Valley of the Kings is an older game from AEG that’s one of the smaller deckbuilders, coming in at just 96 cards. Though a lot of its mechanics look familiar, there’s also enough variation to keep things new and interesting.
Valley of the King already has two standalone expansions: Afterlife and Last Rites.
In Valley of the Kings (2014), the object is to leave behind a great tomb. Much of the basic play is what you’d expect. You play cards for either special actions or for gold, which is used to buy additional cards. However, each turn you can also “entomb” one card: you basically filter it out of play.
The catch in Valley of the Kings is that your entombed cards make up all your points. And, it’s entombed sets of cards that really score. If you entomb a bunch of different cards all in the same set, then you score a bunch of points!
The catch is that the sets in Valley of the Kings are worth lots of points if you can actually entomb them together. So, even moreso than in most deckbuilders, you’re trying to collect sets of the same types of cards — not just to have a set that works well together, but to have a set that scores well together.
Great Card Filtering. The entombing is the golden heart of the game. Filtering has always been important in deckbuilders, because it’s how you remove the bad ‘ole cards from your deck. However, Don’t Turn Your Back (2015) was one of the few games that made filtering a more integral part of the game, by turning it into a majority-control contest. Meanwhile, Tyrants of the Underdark (2016) made it a way to increase the value of your good cards.
The filtering in Valley of the Kings feels the most like Tyrants of the Underdark — and may even have been its inspiration. However, the filtering feels even more important in Valley of the Kings, but it’s all your scoring. It encourages you to filter from turn one and to seriously consider filtering good cards.
There’s in fact so much filtering in Valley of the Kings that it can be problematic: the designer has talked about how winnowing your hand down to five cards was a killer strategy — forcing him to design cards to favor larger decks in the first supplement, Afterlife (2015).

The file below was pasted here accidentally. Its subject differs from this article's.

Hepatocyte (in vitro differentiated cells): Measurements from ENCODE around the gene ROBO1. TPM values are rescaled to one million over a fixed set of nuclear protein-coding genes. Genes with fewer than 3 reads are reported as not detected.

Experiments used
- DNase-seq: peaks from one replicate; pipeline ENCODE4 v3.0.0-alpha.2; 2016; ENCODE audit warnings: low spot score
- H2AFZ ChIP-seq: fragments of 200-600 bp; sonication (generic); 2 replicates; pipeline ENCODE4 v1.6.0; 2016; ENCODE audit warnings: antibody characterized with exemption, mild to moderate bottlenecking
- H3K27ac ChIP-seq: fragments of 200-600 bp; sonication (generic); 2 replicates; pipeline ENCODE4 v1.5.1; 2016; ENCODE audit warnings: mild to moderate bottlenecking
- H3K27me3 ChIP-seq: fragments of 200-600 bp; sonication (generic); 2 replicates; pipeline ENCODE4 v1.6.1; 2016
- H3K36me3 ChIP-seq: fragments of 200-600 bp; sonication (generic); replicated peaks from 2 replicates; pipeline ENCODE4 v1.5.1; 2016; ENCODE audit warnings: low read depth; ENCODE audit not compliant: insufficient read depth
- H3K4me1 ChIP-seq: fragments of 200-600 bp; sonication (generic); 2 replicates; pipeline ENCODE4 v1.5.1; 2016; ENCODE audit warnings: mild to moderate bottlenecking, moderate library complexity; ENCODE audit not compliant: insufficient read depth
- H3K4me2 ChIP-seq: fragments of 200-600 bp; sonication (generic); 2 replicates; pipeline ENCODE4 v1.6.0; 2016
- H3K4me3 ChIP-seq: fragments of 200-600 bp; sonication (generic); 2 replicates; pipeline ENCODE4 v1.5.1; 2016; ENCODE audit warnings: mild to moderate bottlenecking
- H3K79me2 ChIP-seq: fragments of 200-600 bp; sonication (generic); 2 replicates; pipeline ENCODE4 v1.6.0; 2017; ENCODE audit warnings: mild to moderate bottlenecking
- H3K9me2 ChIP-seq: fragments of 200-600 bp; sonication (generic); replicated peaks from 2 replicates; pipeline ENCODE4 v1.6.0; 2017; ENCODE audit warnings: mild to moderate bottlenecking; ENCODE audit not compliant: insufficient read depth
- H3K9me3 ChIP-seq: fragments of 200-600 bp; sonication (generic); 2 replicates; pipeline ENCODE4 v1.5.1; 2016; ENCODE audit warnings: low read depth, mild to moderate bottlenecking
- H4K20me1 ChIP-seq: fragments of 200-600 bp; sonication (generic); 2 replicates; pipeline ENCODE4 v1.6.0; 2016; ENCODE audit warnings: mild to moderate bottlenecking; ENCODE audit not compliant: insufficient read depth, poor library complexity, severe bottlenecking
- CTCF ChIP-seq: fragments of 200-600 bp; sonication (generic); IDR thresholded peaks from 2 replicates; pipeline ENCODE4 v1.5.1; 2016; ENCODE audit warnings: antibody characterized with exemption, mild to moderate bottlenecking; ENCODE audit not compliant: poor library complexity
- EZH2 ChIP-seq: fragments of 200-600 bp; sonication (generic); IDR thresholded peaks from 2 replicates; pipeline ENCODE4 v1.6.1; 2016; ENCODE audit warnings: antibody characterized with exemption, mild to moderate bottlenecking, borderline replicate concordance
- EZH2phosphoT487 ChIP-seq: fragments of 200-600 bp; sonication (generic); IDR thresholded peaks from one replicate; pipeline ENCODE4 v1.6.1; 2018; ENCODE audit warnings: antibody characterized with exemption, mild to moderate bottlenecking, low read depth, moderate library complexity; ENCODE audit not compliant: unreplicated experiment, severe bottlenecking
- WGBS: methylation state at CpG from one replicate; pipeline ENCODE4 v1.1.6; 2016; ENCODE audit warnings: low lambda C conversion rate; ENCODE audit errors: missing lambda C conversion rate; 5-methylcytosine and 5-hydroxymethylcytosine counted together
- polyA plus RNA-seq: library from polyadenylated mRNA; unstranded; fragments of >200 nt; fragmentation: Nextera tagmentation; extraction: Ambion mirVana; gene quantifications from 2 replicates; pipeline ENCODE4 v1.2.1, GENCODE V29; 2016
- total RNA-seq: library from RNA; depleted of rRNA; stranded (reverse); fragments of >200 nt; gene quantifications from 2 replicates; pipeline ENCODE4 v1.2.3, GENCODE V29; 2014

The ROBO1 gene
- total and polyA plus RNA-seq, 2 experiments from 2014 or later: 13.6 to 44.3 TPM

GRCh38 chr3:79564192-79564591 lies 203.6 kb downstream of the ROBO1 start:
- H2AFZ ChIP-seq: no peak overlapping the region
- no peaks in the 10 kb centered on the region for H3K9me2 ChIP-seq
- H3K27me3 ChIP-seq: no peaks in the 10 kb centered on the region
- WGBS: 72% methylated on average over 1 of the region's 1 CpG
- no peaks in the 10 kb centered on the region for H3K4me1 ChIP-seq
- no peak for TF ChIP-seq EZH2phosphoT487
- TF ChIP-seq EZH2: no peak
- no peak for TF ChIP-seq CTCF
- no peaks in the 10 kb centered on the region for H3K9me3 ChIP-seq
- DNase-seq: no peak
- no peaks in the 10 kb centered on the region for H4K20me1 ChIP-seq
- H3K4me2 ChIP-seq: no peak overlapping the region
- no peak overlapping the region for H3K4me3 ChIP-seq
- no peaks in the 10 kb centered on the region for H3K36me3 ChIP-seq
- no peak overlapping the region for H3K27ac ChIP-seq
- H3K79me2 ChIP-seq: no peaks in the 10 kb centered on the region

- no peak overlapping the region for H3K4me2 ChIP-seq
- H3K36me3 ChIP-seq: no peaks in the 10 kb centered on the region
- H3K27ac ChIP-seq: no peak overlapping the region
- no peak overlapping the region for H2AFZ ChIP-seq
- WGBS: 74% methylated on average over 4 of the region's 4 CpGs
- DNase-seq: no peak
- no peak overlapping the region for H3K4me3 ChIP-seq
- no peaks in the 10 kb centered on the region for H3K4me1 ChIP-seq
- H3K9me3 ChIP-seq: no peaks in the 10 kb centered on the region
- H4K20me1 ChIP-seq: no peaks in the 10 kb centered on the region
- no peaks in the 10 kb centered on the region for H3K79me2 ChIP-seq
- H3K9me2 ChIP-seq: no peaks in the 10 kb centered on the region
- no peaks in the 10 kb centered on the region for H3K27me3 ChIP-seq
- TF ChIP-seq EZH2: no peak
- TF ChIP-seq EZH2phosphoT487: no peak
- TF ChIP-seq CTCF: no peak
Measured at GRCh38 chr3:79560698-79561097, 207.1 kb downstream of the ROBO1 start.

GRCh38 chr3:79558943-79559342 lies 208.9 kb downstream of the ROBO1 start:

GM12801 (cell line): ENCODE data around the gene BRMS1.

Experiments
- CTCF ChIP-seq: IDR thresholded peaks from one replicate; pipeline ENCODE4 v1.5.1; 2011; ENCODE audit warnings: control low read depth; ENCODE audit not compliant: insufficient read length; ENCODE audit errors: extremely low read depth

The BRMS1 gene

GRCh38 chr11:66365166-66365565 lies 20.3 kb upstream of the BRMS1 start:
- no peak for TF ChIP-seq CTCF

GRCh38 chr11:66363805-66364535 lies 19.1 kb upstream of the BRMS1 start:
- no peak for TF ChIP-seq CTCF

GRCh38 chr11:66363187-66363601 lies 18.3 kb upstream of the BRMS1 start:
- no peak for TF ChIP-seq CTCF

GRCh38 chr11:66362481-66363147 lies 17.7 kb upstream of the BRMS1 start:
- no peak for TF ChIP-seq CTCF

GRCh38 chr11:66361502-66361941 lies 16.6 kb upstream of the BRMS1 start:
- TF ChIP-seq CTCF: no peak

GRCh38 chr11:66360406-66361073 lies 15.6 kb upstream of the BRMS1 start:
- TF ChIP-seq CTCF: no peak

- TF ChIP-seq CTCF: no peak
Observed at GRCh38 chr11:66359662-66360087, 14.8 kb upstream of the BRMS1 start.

In ay case, this raising up of an under-appreciated deckbuilding mechanic is overall well done.
Great Card Purchase. The card purchase method is a classic one that originated with Ascension (2010): six random cards are available for purchase each round. But, there’s a catch. The cards are arranged in a pyramid and you can only buy cards from the lowest level; cards from the higher levels then fall down as the lower ones are bought.
First up, you have to love the literal theming of this mechanic. But, it also works very well because it’s carefully integrated into the play of the rest of the game. Several of the starter cards allow you to swap cards in the pyramid, while later cards make it possible to buy or even take cards from anywhere in the pyramid. This mechanic could have restricted things to the point where it over-clogged, but instead thanks to the careful integration it actually becomes easier to work with than the center row of Ascension.
Multiple Eras of Play. It’s a rare deckbuilder that arranges its cards into eras of play. Copycat (2012) is one of the few others. Generally, I like the mechanic: it’s game-y, but it often produces better games. It’s particularly nice in a deckbuilder where you can ramp up the costs and effects.
Fun Theming. Finally, the theming of Valley of the Kings is great. I absolutely love the fact that you’re filling a tomb with great stuff. This feels really evocative, because you see the stack of cards in your tomb throughout the game, and so can viscerally connect with your collection.
High Player Interactivity. This game may have the highest interactivity that I’ve seen for any deckbuilder. I’m not just talking about attacking — though there’s some of that. However, there’s also a really surprising amount of passing cards around: you add cards to your opponents’ tombs or decks or take cards from them. Fiddling with someone else’s decks has largely been verboten in deckbuilders (with the exception of giving people Curses or similar cards), so I’m really happy to see it in a design — and I think it works pretty well.
The designer says that he got good feedback for making Valley of the Kings more than just “multiplayer solitaire”, so when he designed Afterlife he also purposefully increased the amount of player interaction.
Limited Variability. The gameplay of Valley of the Kings is relatively staid. Cards tend to manipulate the tomb, manipulate the pyramid, or affect other players’ cards. Meanwhile, much of the play focuses on set collection. There’s plenty here for the relatively short length of the game, but I’m not sure that Valley of the King will hold up well to extended play. (Fortunately, expansions can help with this sort of problem.)
Limited Expandability. Mind you, those expansions are slightly problematic too, due to the core design of the game. You can’t just randomly mix multiple expansions of cards together. Instead, you have to carefully take out one set and replace it with another set of the same size. I suppose this is sort of like putting in a new category of 10 cards in Dominion, but it’s much more intricate, as you’re having to decide which expansion’s cards to use for each differently sized set.
Though Valley of the King’s mechanics are simplistic, the introduction of set-collection creates a nice variant of deckbuilding play that’s innovative and intriguing. Add that on to some fun theming and some quick play, and you have a deckbuilder that doesn’t exactly knock it out of the park, but which does offer some innovative play that’s well worth trying.